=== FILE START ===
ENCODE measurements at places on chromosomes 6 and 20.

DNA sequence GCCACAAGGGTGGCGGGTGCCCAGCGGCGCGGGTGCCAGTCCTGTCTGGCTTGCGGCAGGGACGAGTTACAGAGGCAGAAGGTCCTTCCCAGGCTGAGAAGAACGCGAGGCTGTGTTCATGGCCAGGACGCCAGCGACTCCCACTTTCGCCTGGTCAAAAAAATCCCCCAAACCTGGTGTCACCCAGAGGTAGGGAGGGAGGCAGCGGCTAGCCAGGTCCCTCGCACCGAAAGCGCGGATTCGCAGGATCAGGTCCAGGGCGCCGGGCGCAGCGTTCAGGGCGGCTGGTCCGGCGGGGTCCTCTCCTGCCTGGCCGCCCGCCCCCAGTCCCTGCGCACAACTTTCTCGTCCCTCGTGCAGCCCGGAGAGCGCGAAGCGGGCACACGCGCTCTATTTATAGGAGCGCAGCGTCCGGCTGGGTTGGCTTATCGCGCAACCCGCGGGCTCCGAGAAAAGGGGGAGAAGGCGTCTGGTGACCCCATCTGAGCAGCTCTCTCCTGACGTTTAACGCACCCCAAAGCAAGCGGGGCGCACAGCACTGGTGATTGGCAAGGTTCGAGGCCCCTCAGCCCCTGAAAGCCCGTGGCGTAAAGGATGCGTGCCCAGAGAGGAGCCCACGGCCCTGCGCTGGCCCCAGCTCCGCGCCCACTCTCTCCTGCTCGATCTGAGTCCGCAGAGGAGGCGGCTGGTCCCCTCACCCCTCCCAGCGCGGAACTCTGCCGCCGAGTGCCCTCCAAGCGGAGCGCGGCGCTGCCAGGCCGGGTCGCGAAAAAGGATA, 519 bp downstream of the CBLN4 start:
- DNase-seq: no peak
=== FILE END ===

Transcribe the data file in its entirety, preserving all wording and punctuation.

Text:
ENCODE measurements at places on chromosomes 6 and 20.

DNA sequence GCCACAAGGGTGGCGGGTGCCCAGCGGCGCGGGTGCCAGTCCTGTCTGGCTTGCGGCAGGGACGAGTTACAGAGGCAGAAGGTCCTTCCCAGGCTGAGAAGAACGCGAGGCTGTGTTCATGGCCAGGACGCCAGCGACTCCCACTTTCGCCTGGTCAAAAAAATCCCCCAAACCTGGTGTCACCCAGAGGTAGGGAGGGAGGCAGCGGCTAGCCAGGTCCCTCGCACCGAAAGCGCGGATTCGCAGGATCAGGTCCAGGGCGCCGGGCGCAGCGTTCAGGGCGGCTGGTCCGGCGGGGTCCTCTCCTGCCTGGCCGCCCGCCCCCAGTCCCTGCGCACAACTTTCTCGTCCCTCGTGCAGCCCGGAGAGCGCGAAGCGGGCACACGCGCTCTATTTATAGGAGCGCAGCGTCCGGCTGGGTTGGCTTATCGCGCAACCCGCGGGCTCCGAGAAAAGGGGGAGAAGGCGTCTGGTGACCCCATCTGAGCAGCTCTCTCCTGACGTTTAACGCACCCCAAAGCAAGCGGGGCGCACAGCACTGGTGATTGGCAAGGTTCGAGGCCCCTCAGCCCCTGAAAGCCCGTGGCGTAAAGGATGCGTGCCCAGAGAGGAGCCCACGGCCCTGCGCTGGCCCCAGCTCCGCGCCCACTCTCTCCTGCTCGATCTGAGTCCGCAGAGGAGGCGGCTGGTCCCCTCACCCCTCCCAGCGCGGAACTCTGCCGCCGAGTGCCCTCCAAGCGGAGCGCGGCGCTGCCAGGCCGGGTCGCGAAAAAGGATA, 519 bp downstream of the CBLN4 start:
- DNase-seq: no peak